Get advice from experts in Sacramento and El Dorado counties
The blueberries are ripening at the Fair Oaks Horticulture Center -- and the bushes are protected from birds by this extensive netting system. Discover this and lots more during the Open Garden on Saturday.
Need some gardening inspiration – or advice? Saturday, May 20, is your opportunity to get expert help at UCCE master gardener events in two counties.
Both Sacramento County and El Dorado County master gardeners are hosting Open Garden Days on Saturday morning at their respective demonstration gardens. These special events are open to the public and offer a chance to watch these experts in action and ask gardening questions.
“Open Gardens are informal free events where you roam the gardens, watch what we are doing, see what we are growing and ask questions,” say the Sacramento County master gardeners.
“Bring samples of your problem plants, mystery pests and questions to the ‘Ask the Master Gardeners’ information table. Get one-on-one advice based on the most recent research-based sustainable practices.”
From 9 a.m. to noon, the El Dorado County master gardeners will be stationed at Sherwood Demonstration Garden, 6699 Campus Drive, Placerville.
It’s a chance for the public to get “a hands-on, interactive experience about research-based, sustainable gardening practices specific to the west slope of El Dorado County, appropriate for all ages and cultures, and reflective of a variety of environments and gardening experiences.”
The Sherwood Garden features 16 individual demonstrations gardens range from the Shade Garden to the Rock Garden. Especially popular right now is the newly planted vegetable garden. (Remember: No dogs allowed.)
Also 9 a.m. to noon Saturday, the Sacramento County master gardeners will open the gates of Fair Oaks Horticulture Center, 11549 Fair Oaks Blvd., Fair Oaks, in Fair Oaks Park.
“Bring your family and friends to see the new spring growth in our spaces for ideas to use in yours,” say the organizers. “From vegetables in raised beds, grapes grown in barrels, fragrant herbs, or espaliered fruit trees. You will be delighted you came, and inspired for spring planting.”
Among the specific highlights Saturday:
Herbs: Culinary herbs are in full display for bedding ideas. Smell the scented geraniums, and ask about the newest herb plantings, which are so new they don't have labels yet.
Orchard: Ask how the Orchard Team is transitioning the old part of the orchard to some new trees. Find out what happened to the espaliered O'Henry peach tree up on the hill (above the berries) and learn how the winter weather was involved.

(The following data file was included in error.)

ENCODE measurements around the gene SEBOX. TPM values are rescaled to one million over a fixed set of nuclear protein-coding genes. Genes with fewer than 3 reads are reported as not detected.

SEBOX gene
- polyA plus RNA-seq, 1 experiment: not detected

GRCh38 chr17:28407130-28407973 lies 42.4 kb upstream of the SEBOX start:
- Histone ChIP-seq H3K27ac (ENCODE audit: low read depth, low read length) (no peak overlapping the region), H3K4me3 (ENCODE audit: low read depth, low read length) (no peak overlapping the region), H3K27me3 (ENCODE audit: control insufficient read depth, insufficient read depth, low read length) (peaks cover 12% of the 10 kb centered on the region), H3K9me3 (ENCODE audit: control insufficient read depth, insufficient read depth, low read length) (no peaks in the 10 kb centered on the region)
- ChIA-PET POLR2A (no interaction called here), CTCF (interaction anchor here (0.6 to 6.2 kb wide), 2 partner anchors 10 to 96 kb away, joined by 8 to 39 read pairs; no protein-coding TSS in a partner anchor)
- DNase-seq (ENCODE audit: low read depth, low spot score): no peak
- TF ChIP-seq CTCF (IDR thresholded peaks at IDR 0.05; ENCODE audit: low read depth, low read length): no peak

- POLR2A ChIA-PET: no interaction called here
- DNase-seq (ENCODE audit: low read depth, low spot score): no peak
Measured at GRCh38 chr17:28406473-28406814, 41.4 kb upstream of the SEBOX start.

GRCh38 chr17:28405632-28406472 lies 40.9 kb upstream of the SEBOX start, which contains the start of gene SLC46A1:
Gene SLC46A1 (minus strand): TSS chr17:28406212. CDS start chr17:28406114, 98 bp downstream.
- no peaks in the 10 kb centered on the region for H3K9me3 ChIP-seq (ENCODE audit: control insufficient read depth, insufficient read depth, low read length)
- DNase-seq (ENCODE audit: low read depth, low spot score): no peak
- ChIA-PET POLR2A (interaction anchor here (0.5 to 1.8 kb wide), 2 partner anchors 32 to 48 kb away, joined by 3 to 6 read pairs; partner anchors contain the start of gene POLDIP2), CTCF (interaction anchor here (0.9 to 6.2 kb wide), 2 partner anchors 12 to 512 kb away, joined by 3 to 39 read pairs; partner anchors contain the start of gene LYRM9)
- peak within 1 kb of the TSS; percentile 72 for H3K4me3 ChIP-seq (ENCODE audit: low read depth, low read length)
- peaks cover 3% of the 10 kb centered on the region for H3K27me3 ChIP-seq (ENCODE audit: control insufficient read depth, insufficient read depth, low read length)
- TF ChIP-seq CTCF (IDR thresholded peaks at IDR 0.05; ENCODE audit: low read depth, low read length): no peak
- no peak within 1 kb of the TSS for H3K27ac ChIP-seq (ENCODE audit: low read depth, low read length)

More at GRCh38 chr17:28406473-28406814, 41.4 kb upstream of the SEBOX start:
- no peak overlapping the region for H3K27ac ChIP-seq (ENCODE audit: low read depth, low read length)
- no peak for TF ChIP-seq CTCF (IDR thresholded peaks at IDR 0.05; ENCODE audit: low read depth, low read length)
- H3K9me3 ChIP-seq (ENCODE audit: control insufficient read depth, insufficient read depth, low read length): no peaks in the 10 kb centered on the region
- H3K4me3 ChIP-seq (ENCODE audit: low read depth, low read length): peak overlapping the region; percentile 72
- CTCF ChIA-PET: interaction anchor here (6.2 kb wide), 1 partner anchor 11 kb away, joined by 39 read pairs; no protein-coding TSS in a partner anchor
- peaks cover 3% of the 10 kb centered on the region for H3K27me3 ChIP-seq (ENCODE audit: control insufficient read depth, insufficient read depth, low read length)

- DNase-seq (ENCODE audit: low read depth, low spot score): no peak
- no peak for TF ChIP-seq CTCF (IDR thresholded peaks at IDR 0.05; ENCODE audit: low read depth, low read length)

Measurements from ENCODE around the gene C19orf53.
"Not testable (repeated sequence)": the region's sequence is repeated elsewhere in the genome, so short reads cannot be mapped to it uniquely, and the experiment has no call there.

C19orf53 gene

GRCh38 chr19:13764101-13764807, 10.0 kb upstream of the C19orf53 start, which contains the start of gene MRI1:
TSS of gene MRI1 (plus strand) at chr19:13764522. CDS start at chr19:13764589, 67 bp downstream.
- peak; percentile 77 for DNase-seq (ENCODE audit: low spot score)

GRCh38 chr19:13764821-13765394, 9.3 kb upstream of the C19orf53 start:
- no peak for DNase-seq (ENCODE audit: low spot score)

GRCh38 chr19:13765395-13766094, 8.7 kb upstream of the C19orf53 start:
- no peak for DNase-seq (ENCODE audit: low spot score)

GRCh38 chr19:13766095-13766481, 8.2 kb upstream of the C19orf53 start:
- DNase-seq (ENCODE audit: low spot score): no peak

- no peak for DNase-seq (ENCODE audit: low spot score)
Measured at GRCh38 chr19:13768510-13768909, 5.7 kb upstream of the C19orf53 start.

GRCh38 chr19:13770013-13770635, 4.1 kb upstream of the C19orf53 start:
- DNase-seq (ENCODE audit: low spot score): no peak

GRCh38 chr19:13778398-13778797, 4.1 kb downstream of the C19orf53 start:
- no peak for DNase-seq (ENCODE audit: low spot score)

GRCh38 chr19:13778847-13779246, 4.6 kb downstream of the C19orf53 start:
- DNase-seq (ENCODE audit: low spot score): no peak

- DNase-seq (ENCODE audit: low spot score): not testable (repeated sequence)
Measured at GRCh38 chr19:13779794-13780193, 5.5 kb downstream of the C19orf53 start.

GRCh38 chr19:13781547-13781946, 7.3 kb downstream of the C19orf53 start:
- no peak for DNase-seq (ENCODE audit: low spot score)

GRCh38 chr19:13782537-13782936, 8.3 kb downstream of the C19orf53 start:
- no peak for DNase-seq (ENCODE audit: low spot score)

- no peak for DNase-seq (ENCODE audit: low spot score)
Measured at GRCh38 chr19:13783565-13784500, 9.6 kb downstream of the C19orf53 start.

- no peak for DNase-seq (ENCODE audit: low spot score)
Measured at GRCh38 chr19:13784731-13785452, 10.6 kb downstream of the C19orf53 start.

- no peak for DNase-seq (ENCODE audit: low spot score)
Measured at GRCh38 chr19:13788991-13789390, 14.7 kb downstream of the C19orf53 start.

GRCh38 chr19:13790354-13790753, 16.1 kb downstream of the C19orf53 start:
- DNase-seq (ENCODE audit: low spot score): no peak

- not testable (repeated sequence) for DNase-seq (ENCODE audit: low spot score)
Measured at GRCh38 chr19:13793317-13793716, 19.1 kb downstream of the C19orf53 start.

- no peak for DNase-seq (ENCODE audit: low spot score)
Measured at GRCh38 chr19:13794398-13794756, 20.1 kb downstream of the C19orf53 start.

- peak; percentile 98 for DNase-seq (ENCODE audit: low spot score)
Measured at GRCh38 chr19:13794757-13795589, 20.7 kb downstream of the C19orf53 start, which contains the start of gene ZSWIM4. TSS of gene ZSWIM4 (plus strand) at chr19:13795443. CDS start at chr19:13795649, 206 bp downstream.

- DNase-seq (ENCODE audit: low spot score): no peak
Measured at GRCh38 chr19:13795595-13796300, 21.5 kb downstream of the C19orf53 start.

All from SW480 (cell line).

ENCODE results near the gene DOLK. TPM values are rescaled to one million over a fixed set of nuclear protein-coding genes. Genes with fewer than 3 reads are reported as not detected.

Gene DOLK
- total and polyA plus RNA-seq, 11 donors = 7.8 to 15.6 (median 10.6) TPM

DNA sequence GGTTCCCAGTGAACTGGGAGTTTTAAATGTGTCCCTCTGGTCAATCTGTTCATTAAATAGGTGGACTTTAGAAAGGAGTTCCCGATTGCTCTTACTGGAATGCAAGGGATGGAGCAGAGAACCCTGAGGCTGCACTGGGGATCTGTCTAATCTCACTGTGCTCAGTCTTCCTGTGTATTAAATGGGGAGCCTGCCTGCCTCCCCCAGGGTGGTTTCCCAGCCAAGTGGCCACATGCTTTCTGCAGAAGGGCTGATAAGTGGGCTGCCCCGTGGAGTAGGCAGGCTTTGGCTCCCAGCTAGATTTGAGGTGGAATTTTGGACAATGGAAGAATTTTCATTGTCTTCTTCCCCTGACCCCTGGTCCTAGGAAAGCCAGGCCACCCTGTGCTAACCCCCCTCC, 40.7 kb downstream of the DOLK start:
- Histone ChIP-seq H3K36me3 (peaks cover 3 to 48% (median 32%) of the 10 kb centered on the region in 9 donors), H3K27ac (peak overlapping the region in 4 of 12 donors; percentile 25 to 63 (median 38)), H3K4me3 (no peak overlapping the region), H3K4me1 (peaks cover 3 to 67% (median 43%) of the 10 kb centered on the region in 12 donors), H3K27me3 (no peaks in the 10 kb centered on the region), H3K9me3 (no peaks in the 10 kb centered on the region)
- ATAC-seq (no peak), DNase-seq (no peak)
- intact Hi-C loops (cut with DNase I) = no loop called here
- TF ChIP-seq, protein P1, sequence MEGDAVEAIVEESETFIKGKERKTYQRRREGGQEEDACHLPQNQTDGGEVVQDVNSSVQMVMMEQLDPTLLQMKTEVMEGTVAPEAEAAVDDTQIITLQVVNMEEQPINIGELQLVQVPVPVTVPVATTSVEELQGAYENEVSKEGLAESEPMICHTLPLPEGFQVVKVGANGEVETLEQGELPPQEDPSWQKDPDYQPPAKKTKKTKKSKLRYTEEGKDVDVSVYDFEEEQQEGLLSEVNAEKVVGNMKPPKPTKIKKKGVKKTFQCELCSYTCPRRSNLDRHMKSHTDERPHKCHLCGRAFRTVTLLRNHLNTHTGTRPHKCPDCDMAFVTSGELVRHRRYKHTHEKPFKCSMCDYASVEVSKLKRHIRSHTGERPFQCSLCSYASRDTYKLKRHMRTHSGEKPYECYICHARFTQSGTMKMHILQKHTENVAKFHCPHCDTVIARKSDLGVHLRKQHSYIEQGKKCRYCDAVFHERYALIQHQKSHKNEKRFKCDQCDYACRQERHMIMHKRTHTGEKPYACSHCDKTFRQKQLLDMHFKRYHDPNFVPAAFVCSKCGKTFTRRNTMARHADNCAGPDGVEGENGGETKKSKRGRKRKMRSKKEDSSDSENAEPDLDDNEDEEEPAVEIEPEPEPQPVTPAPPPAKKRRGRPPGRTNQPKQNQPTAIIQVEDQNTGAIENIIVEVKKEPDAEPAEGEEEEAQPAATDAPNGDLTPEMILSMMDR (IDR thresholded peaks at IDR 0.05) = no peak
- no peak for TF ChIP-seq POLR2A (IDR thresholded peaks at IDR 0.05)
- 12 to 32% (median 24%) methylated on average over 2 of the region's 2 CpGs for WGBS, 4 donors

Berry Garden: See the many varieties of blueberries, blackberries and raspberries for our region, and learn how they're netted to protect the crop
Vegetable Garden: The All-America Selections display garden is planted for summer. Check out which varieties of tomatoes were chosen. See the new potato-growing area, which replaced the straw-bale garden.
Vineyard: See the prodigious growth on some of the grapevines, and learn about the newest varieties planted.
Compost Area: Watch a demonstration on how to collect worm castings.
Water-Efficient Landscape: See native and well-adapted shrubs and grasses on display; see what's blooming now that the weather has warmed.
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Dig In: Garden Checklist
For week of June 4:
Because of the comfortable weather, it’s not too late to set out tomato and pepper seedlings as well as squash and melon plants. They’ll appreciate this not-too-hot weather. Just remember to water.
* From seed, plant corn, pumpkins, radishes, melons, squash and sunflowers.
* Plant basil to go with your tomatoes.
* Transplant summer annuals such as petunias, marigolds and zinnias.
* It’s also a good time to transplant perennial flowers including astilbe, columbine, coneflowers, coreopsis, dahlias, rudbeckia, salvia and verbena.
* Let the grass grow longer. Set the mower blades high to reduce stress on your lawn during summer heat. To cut down on evaporation, water your lawn deeply during the wee hours of the morning, between 2 and 8 a.m.
* Tie up vines and stake tall plants such as gladiolus and lilies. That gives their heavy flowers some support.
* Dig and divide crowded bulbs after the tops have died down.
* Feed summer flowers with a slow-release fertilizer.
* Mulch, mulch, mulch! This “blanket” keeps moisture in the soil longer and helps your plants cope during hot weather.
* Thin grapes on the vine for bigger, better clusters later this summer.
* Cut back fruit-bearing canes on berries.
* Feed camellias, azaleas and other acid-loving plants.
* Trim off dead flowers from rose bushes to keep them blooming through the summer. Roses also benefit from deep watering and feeding now. A top dressing of aged compost will keep them happy. It feeds as well as keeps roots moist.
* Pinch back chrysanthemums for bushier plants with many more flowers in September.
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